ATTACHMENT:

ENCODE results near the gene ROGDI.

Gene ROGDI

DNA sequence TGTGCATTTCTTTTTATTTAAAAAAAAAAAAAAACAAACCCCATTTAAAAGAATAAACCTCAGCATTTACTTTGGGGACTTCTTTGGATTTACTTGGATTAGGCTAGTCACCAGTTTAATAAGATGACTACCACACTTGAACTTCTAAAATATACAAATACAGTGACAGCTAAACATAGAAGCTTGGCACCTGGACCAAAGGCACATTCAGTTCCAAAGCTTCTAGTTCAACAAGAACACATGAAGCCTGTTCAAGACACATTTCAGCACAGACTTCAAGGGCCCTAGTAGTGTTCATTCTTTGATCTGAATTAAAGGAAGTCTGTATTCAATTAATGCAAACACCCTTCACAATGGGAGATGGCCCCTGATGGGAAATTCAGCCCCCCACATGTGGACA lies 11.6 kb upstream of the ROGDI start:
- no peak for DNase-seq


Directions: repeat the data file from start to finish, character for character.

ENCODE results near the gene ROGDI.

Gene ROGDI

DNA sequence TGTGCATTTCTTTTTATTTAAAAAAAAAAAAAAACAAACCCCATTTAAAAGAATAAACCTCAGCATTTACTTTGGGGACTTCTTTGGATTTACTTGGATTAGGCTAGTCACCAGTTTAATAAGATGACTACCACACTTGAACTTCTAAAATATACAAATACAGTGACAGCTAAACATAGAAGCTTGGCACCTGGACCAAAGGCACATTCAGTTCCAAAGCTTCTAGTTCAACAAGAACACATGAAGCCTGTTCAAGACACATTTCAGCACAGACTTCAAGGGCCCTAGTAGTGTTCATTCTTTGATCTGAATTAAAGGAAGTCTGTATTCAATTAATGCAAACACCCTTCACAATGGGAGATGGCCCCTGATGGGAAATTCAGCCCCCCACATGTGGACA lies 11.6 kb upstream of the ROGDI start:
- no peak for DNase-seq